Greenland Ice Sheet Hits Highest Melting Rates in 350 Years, Study Shows

"These long-term records tell us we're in exceptional or unprecedented times."

In the wake of the apocalyptic findings of the fourth National Climate Assessment released on Black Friday 2018, damning evidence of humanity’s ability to trash the planet continues to accumulate. The most recent doom-laden factoid? After analyzing the last 350 years of ice melt, scientists know the Greenland ice sheet is melting faster than ever.

A study published in Nature on December 5 revealed the alarming news. Led by Luke D. Trusel, Ph.D., an assistant professor in the School of Earth and Environment at Rowan University, the team threaded together satellite and expedition data to produce the first continuous analysis of the entire ice sheet that spans over 300 years of melt and runoff.

“You could consider this a sort of warning from the climate system,” Trusel tells Inverse. “Do we heed the warning the climate is giving us? It’s a question we collectively need to grapple with.”

“Today’s Melt Rates Are Off the Charts”

The Greenland Ice Sheet, three times the size of Texas, covers an area of 1.7 million square kilometers (650,000 square miles). It’s also the leading source of new water being added to the oceans, reports Trusel.

“From a historical perspective, today’s melt rates are off the charts,” Sarah Das, a glaciologist at Woods Hole Oceanographic Institution and one of the co-authors on the study, says in a statement. “We found a 50 percent increase in total ice sheet meltwater runoff versus the start of the industrial era, and a 30 percent increase since the 20th century alone.”

Luke D. Trusel

These rates make for an exceptional quantity of meltwater. At peak runoff during the summer of 2012, the ice sheet lost more than 90 percent of its surface, dumping 600 gigatonnes of water into the ocean.

Satellite data gave the group of European and US scientists a pretty good idea of melt over the past few decades, but to go further back, the crew ventured to Greenland to collect ice cores, a vertical sample of ice removed from an ice sheet or glacier. The layers capture a record of the climate over the course of many seasons and years.

The team analyzed ice cores like this one to determine Greenland's past climate. This core, analyzed by Oregon State University, came from West Antarctica.

Oregon State University

“Finding the right location was definitely a challenge,” says Trusel. “The goal was finding not too high of an elevation where it doesn’t melt at all, and not too low where it just runs off or is too icy and hard to interpret.”

The results of this study have implications beyond Greenland, too. Not only is Greenland melting faster than ever, but the effect of this melting will likely accelerate global climate change.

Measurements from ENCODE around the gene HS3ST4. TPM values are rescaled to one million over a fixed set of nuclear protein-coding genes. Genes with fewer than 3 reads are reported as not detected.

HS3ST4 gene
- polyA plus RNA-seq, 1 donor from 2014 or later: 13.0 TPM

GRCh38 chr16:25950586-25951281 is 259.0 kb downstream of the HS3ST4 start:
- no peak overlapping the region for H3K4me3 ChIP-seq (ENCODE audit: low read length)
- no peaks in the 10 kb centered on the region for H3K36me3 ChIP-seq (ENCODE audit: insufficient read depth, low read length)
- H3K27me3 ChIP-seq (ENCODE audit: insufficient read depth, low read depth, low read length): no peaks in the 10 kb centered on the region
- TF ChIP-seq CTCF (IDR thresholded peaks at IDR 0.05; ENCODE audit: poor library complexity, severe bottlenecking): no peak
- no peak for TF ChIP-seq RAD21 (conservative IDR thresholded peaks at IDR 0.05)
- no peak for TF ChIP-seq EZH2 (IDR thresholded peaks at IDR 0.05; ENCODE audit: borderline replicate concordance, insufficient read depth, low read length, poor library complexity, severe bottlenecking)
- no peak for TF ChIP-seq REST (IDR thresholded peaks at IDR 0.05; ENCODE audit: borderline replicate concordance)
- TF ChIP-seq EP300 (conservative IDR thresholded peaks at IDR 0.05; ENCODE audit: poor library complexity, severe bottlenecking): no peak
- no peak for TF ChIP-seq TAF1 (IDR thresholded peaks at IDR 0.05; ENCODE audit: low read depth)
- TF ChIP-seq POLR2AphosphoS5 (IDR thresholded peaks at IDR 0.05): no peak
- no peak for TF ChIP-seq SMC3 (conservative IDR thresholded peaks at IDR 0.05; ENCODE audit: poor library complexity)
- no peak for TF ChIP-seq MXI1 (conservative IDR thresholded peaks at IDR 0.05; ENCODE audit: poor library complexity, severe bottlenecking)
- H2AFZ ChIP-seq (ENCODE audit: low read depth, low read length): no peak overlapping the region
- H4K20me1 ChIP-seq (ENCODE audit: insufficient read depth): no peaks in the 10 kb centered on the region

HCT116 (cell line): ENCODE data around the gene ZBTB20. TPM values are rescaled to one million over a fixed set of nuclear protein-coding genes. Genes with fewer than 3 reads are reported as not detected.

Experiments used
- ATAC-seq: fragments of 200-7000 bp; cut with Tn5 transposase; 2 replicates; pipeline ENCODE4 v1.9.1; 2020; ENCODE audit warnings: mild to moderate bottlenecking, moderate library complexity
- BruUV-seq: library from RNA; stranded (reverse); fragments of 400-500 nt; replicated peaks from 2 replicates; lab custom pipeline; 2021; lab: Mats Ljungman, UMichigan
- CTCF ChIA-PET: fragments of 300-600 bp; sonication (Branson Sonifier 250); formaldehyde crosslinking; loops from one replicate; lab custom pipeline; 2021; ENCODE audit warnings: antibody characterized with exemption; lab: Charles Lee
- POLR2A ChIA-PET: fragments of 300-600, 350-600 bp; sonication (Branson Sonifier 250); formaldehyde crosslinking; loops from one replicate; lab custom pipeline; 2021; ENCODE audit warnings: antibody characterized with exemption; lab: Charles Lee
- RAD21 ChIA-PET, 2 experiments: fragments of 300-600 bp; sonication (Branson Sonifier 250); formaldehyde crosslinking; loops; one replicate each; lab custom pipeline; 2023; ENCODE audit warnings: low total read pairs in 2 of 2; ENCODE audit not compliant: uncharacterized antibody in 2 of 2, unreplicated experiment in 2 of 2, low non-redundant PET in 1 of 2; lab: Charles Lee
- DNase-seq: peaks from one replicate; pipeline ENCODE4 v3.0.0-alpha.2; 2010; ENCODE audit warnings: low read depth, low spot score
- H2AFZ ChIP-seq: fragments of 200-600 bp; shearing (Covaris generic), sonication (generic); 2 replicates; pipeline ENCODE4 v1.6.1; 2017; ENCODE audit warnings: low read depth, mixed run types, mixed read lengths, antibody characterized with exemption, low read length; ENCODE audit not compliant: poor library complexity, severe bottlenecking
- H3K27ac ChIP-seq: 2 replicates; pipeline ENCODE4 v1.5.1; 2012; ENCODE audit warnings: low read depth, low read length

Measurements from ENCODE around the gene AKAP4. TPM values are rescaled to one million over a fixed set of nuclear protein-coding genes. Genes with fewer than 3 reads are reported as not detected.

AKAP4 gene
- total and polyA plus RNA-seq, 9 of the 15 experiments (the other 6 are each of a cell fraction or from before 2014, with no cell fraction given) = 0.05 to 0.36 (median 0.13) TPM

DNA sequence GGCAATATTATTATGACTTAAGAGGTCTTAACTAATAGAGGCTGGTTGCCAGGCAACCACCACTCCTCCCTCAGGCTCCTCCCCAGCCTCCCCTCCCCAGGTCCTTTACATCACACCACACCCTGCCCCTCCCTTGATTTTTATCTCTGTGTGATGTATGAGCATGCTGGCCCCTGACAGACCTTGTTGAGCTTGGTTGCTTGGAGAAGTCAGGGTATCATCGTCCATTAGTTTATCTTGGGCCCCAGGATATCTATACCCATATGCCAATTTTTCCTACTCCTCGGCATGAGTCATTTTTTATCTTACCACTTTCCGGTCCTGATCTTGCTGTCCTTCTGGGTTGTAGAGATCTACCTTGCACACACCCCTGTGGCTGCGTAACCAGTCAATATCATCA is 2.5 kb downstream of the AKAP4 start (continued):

The Vicious Warming Cycle

Once melting rates start picking up, they cue a vicious cycle of acceleration. Sea ice can reflect roughly 50 percent of radiation back into space, but as this bright white ice and snow transform to dark ice or water, these patches absorb more heat from the sun. (Soot from forest fires will cause a similar response.)

Adding heat to the ocean makes water molecules increase in volume and energy, causing the ocean to expand — a process called thermal expansion. This open water only reflects 10 percent of radiation back to space as well, and the overall increase in heat makes it more difficult for ice to reform the following season. Melt and repeat.

"[Greenland] is a really beuatiful, austere place on the coastline but flat, white, and boring on the ice sheet," says Trusel.

NASA Earth Observatory

If the entire Greenland ice sheet melted, it could add 7 meters (roughly 23 feet) of sea level rise to the globe. Extreme sea level rise puts cities like New Orleans, the already-flooded Venice, and Shanghai at risk, to name only a few.

Other than Greenland, glaciers, ice caps, and the continent of Antarctica — which is the largest single mass of ice on Earth — are the next potential contributors to sea level rise that scientists are keeping an eye on. Work in Greenland is far from complete, though, and Trusel hopes to make a return trip to under-sampled areas of the massive ice sheet.

“We know there’s regional changes going on,” says Trusel. “We could collect more ice cores and better understand how they’ve changed over recent decades. There’s more to understand.”

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